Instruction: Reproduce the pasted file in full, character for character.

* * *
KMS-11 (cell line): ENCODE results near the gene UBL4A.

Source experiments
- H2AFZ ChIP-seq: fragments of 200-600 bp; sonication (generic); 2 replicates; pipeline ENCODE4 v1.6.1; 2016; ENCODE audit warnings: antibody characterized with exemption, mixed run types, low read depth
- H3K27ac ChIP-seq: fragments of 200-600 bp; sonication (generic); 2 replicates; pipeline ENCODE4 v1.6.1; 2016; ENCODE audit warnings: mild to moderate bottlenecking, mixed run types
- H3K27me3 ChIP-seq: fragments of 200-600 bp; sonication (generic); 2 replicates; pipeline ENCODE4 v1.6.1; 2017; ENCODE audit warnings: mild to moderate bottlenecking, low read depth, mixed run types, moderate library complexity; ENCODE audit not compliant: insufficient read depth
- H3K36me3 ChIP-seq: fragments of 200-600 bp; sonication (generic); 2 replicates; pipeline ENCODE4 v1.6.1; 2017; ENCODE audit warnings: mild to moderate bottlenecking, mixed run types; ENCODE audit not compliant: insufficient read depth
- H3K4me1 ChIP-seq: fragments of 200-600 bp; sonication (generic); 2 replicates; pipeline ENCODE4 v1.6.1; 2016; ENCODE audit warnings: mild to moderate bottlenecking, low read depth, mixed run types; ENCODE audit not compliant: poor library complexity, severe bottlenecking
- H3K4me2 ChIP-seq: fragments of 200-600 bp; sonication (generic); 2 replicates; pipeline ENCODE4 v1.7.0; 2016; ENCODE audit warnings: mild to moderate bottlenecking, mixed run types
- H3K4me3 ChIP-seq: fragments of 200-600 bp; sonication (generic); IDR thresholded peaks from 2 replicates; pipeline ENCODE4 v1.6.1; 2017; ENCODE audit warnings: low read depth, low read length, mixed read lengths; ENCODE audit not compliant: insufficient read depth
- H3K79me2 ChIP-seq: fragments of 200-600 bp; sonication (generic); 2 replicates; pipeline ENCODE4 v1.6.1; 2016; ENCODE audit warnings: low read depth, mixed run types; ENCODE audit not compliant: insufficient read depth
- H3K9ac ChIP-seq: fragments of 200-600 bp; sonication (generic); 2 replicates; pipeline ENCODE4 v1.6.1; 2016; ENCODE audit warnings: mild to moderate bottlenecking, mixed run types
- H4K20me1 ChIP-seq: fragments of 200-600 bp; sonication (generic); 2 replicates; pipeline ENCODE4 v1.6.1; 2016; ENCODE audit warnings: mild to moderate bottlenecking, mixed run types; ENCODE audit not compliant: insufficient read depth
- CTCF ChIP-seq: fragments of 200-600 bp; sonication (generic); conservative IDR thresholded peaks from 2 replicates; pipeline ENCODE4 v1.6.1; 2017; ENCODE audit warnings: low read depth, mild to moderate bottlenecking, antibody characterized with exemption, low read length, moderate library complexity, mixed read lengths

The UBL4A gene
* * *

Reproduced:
KMS-11 (cell line): ENCODE results near the gene UBL4A.

Source experiments
- H2AFZ ChIP-seq: fragments of 200-600 bp; sonication (generic); 2 replicates; pipeline ENCODE4 v1.6.1; 2016; ENCODE audit warnings: antibody characterized with exemption, mixed run types, low read depth
- H3K27ac ChIP-seq: fragments of 200-600 bp; sonication (generic); 2 replicates; pipeline ENCODE4 v1.6.1; 2016; ENCODE audit warnings: mild to moderate bottlenecking, mixed run types
- H3K27me3 ChIP-seq: fragments of 200-600 bp; sonication (generic); 2 replicates; pipeline ENCODE4 v1.6.1; 2017; ENCODE audit warnings: mild to moderate bottlenecking, low read depth, mixed run types, moderate library complexity; ENCODE audit not compliant: insufficient read depth
- H3K36me3 ChIP-seq: fragments of 200-600 bp; sonication (generic); 2 replicates; pipeline ENCODE4 v1.6.1; 2017; ENCODE audit warnings: mild to moderate bottlenecking, mixed run types; ENCODE audit not compliant: insufficient read depth
- H3K4me1 ChIP-seq: fragments of 200-600 bp; sonication (generic); 2 replicates; pipeline ENCODE4 v1.6.1; 2016; ENCODE audit warnings: mild to moderate bottlenecking, low read depth, mixed run types; ENCODE audit not compliant: poor library complexity, severe bottlenecking
- H3K4me2 ChIP-seq: fragments of 200-600 bp; sonication (generic); 2 replicates; pipeline ENCODE4 v1.7.0; 2016; ENCODE audit warnings: mild to moderate bottlenecking, mixed run types
- H3K4me3 ChIP-seq: fragments of 200-600 bp; sonication (generic); IDR thresholded peaks from 2 replicates; pipeline ENCODE4 v1.6.1; 2017; ENCODE audit warnings: low read depth, low read length, mixed read lengths; ENCODE audit not compliant: insufficient read depth
- H3K79me2 ChIP-seq: fragments of 200-600 bp; sonication (generic); 2 replicates; pipeline ENCODE4 v1.6.1; 2016; ENCODE audit warnings: low read depth, mixed run types; ENCODE audit not compliant: insufficient read depth
- H3K9ac ChIP-seq: fragments of 200-600 bp; sonication (generic); 2 replicates; pipeline ENCODE4 v1.6.1; 2016; ENCODE audit warnings: mild to moderate bottlenecking, mixed run types
- H4K20me1 ChIP-seq: fragments of 200-600 bp; sonication (generic); 2 replicates; pipeline ENCODE4 v1.6.1; 2016; ENCODE audit warnings: mild to moderate bottlenecking, mixed run types; ENCODE audit not compliant: insufficient read depth
- CTCF ChIP-seq: fragments of 200-600 bp; sonication (generic); conservative IDR thresholded peaks from 2 replicates; pipeline ENCODE4 v1.6.1; 2017; ENCODE audit warnings: low read depth, mild to moderate bottlenecking, antibody characterized with exemption, low read length, moderate library complexity, mixed read lengths

The UBL4A gene